The copyright laws do exactly as the word suggests—they give you the right, if you hold a copyright, to exercise control over any copy (including use) or your protected work. The American copyright laws are all based on federal statutes, pursuant to the power granted to Congress in Article 1, Section 8, Clause 8 of the U.S. Constitution. Under the Copyright Act, “original works of authorship” are entitled to protection. Currently, original works
of authorship include the following kinds of creative works:
Copyright law protects what are known as derivative works—works based on an existing copyright. A movie version of a book or an operatic adaptation of a play may be protected. Compilations of prior materials are also protected.
When the first copyright law was enacted, the stated term of protection was 14 years, and the copyright could be renewed once, provided the author was still alive at the time of renewal. Under current copyright law, the protection extends for the life of the author, plus an additional 70 years for privately-held copyrights. Different laws govern copyrights held by corporations.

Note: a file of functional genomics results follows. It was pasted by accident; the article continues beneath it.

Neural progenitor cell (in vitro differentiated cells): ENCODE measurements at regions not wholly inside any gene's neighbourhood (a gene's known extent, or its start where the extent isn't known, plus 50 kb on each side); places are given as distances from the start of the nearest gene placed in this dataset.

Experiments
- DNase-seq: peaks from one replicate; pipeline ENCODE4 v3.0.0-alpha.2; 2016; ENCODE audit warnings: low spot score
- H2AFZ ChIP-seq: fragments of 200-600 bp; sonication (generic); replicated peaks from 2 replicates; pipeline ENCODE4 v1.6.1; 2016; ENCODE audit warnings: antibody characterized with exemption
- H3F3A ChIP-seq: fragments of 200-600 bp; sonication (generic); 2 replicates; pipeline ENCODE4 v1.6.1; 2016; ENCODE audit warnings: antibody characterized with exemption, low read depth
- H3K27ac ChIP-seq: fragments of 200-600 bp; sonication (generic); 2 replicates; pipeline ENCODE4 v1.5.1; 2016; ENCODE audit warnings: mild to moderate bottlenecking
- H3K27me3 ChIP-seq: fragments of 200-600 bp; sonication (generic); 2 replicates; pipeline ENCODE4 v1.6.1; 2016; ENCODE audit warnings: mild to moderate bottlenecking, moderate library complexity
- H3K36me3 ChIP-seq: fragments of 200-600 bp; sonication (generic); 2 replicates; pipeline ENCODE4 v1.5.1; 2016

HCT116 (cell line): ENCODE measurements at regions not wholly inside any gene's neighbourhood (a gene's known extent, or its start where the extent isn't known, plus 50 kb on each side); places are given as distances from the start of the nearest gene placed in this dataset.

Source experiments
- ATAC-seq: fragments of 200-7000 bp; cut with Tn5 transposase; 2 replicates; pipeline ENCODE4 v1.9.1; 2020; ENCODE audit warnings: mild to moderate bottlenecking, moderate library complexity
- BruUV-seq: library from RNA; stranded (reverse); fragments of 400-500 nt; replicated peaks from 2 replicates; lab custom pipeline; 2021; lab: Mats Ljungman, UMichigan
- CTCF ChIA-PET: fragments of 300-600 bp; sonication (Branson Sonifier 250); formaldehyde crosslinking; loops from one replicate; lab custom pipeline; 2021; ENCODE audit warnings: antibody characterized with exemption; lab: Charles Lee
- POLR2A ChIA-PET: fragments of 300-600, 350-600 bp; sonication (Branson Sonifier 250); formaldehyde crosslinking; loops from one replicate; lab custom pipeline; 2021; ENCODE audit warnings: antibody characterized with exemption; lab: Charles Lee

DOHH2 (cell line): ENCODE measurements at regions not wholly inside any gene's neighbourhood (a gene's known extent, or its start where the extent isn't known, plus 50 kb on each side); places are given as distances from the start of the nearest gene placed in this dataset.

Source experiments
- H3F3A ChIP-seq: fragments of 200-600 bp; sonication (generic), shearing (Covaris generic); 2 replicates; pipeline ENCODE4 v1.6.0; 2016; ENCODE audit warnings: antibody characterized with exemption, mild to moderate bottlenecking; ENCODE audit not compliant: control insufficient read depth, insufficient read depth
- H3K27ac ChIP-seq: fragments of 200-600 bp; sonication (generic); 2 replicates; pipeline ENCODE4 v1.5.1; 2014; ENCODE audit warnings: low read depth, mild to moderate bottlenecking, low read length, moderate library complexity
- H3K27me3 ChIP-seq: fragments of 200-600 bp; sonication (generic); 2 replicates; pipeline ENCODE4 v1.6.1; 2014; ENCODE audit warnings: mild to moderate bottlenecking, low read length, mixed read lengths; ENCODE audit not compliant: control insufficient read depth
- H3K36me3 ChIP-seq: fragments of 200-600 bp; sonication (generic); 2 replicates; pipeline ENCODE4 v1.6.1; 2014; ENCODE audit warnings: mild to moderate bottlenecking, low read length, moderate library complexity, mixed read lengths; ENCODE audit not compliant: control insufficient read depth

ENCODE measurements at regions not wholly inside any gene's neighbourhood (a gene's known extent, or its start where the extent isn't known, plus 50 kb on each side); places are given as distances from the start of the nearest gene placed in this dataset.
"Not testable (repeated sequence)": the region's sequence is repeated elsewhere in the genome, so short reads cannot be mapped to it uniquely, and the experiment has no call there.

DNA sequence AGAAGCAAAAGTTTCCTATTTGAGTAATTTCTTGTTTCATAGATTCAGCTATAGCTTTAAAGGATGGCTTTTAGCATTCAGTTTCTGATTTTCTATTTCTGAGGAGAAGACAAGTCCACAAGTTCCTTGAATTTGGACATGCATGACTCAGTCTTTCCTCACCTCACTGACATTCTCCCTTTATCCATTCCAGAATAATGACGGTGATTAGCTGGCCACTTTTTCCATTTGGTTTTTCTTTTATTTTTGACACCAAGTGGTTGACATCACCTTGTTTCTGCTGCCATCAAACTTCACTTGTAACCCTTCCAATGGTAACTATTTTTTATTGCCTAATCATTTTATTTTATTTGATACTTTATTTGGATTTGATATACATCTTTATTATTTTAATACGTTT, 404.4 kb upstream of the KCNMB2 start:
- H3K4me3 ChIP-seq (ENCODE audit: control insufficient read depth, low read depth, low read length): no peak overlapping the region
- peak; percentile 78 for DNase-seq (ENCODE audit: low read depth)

The Copyright Act permits protection for “original works of authorship fixed in a tangible medium of expression.”
Under the law, copyright “subsists.” That means that it automatically goes into effect once an original work of authorship has been fixed in a tangible medium. Registration is not required to own a copyright. However, registration with the U.S. Copyright Office puts the copyright owner in better position should litigation ensue.
The Copyright Act allows for certain “fair use” of copyrighted materials, specifically for instructional use, news reporting, research or scholarship, and criticism or comment. In such instances, the courts will typically look at the nature of the copyrighted work, how much of the work was used, the effect that the use may have had on the market for the copyrighted work, and the extent to which the use was commercial in nature.
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